It is complicated and political because it involves land ownership and the use of private property by others. The group is in the process of discussing matters such as ” governance issues, and developing a model agreement between gardener and ‘lead stakeholder’, and ways in which LandFit style agreements can be supported.”

These are two examples of groups trying to come to grips with sustainability in food production, taking control of food production and the growing numbers of people interested in gardening but without access to land. Landshare and LandFit

Old Magazines Into Coasters

While I find coasters to be a hassle and I use the Bodum glasses which eliminates the need for them, there are many folks that use them.  In addition they make a great gift if you make them yourself.  So here is a quick way to reuse old magazine to make some fun coasters.

6-24-09coasters11. Tear out 6 magazine pages. Cut off the ragged edge on each, then cut each page in half lengthwise. I stacked them and cut them all at once with an X-acto knife and ruler. (To make a coaster with a finer weave, cut each of the half-page strips in half lengthwise again. And note that weaving will take you twice as long!)

2. Fold each strip in half lengthwise. Then fold the resulting piece in thirds, folding the cut edges inward first so they’re hidden inside. Now you have a long, thick strip. Fold it in half at the center. See steps pictured above. Repeat with each magazine sheet.

3. To start weaving, interlock two strips. This is the bottom left corner of your coaster.

4. Add another strip that wraps around the outside of the horizontal bottom strip.

Read more

Lunch Bots

Recently there has been allot of hype when it comes to plastics and chemical leeching.  One prime example is Nalgene water bottles and how they used to contain BPA’s.  These days you hear about how fill in the blank causes cancer, by the end we find that the majority of things we use will be the death of us.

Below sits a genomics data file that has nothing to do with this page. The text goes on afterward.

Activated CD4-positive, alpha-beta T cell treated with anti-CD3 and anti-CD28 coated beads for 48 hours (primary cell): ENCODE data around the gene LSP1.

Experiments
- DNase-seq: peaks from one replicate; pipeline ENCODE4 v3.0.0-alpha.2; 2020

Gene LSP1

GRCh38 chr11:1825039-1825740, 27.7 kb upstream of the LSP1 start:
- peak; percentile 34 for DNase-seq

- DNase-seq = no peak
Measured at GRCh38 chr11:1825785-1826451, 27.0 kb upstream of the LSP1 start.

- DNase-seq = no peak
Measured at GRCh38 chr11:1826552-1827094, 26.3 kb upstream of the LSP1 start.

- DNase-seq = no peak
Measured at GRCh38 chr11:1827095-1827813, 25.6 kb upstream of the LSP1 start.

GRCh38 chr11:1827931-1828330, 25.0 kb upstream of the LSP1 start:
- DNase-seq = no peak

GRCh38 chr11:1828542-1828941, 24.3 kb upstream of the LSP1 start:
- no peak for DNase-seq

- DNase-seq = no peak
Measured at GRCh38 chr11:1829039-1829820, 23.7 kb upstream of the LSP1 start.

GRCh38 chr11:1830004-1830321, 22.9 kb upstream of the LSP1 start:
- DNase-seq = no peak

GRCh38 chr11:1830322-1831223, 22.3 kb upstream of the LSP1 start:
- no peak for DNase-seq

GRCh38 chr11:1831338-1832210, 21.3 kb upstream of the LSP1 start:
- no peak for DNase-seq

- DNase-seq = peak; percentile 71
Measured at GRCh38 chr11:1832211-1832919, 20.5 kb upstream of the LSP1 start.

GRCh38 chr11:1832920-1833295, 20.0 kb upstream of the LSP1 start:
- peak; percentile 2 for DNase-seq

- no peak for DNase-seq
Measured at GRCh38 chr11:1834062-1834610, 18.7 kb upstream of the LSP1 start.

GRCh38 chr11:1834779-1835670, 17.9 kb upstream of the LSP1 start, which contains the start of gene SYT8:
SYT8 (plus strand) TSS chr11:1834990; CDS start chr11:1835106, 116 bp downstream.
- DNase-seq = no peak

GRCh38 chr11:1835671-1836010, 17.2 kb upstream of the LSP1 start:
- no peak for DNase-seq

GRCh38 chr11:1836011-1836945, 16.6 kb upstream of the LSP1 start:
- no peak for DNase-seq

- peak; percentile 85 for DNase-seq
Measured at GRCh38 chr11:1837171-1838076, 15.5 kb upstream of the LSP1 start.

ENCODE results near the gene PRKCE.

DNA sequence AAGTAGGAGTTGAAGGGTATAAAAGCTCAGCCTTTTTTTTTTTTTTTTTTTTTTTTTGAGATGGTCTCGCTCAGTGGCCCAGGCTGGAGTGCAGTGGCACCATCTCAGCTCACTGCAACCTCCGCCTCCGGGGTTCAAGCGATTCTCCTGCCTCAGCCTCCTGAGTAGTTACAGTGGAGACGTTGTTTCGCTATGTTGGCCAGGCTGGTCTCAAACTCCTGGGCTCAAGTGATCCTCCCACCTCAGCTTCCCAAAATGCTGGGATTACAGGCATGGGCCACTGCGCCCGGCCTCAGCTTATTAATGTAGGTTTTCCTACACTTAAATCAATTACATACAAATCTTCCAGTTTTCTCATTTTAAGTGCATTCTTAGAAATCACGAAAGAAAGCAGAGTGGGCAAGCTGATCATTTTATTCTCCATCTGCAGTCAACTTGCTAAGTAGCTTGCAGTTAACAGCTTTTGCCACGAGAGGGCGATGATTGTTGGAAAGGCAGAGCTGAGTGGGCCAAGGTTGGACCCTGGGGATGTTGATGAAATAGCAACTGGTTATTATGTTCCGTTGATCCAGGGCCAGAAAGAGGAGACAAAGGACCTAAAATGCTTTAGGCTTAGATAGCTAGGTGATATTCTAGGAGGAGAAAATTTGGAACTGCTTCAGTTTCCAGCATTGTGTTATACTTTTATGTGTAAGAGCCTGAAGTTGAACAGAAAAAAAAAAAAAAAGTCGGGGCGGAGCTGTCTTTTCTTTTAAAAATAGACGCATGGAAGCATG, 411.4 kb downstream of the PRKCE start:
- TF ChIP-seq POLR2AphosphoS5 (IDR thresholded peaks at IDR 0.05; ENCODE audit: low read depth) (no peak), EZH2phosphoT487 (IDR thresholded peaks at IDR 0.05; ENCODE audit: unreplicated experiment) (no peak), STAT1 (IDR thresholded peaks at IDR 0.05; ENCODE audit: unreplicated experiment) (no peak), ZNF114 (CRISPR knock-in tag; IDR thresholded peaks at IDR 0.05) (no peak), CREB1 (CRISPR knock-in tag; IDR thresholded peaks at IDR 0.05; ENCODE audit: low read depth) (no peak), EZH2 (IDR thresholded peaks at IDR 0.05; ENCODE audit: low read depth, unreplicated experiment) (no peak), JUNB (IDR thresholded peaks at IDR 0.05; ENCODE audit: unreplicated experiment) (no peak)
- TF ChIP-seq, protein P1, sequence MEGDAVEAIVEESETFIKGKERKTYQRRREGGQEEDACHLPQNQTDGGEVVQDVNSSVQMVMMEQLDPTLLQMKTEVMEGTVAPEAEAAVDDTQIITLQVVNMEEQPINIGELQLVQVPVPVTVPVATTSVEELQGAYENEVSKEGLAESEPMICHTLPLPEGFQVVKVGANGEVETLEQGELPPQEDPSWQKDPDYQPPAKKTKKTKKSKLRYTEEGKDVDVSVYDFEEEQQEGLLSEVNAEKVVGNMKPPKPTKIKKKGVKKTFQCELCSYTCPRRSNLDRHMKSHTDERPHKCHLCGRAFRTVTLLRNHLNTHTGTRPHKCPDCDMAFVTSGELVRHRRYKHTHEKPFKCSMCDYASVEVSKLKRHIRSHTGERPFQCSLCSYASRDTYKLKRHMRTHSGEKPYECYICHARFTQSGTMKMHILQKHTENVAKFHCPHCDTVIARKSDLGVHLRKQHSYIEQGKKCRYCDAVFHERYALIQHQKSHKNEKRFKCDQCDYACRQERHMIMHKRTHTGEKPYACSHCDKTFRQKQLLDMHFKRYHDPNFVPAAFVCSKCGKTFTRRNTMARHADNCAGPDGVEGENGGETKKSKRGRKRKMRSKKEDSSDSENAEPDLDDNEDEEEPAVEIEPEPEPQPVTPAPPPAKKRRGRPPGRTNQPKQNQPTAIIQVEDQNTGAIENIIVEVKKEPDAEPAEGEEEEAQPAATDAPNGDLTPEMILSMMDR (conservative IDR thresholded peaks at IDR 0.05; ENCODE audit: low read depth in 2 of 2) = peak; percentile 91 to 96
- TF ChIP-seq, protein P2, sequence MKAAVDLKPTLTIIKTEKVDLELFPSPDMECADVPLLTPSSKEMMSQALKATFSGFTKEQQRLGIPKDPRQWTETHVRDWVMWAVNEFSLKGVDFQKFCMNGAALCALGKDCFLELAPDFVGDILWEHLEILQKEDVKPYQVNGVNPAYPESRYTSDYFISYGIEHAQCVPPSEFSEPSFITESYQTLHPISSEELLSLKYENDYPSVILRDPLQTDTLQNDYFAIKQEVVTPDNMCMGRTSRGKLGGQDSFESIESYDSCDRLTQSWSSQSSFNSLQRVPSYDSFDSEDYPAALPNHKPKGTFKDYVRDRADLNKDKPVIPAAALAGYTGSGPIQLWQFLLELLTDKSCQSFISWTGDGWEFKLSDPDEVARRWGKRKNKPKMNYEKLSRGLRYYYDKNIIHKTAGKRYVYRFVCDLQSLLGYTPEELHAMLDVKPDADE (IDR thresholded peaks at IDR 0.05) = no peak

lunchbot2

I have always loved how in the olden days they used to package everything in great little metal tins, they were so durable, reusable and most often recyclable by today’s standards.  This might just be me, I have come to realize I have this odd addiction to containers, but that’s for another day.

Lunch Bots are basically Tupperware but made from 100% stainless steel, they are washable, recyclable, durable and look awesome!  While they can’t handle liquids like soup, they are good for just about everything else.  Combined these with a reusable lunch bag and your golden.  Buy them for around $15 each or a set of all 4 for $50 here

Eco Pods

I have always been intrigued by creative solutions to housing, in our life the average person spend a third of all the money they make on housing, my question is, how can we change that third to a much smaller fraction?  I found this a little bit ago and what I really like about it is thatecopod

  • It is able to be transported via standard tractor trailer (18 wheeler) methods
  • It uses recycled materials almost exclusively
  • They are relatively inexpensive
  • It can be locked up and short of someone spending an hour with a plasma cutting torch, they aren’t going to get in

All of these things are really important to me because I don’t want to spend my entire life in debt, I want to be able to move my home if I find a great job elsewhere with minimal cost, and when I go on month long vacations I can without worry about my home.

Eco pods are 120 square feet of living area not counting the built in deck.  The floor is recycled car tires and actually looks really nice, plus gives some so you aren’t always standing on a hard surface, plus it cleans well.  Check out the video below and their website here

Page 4 « First...23456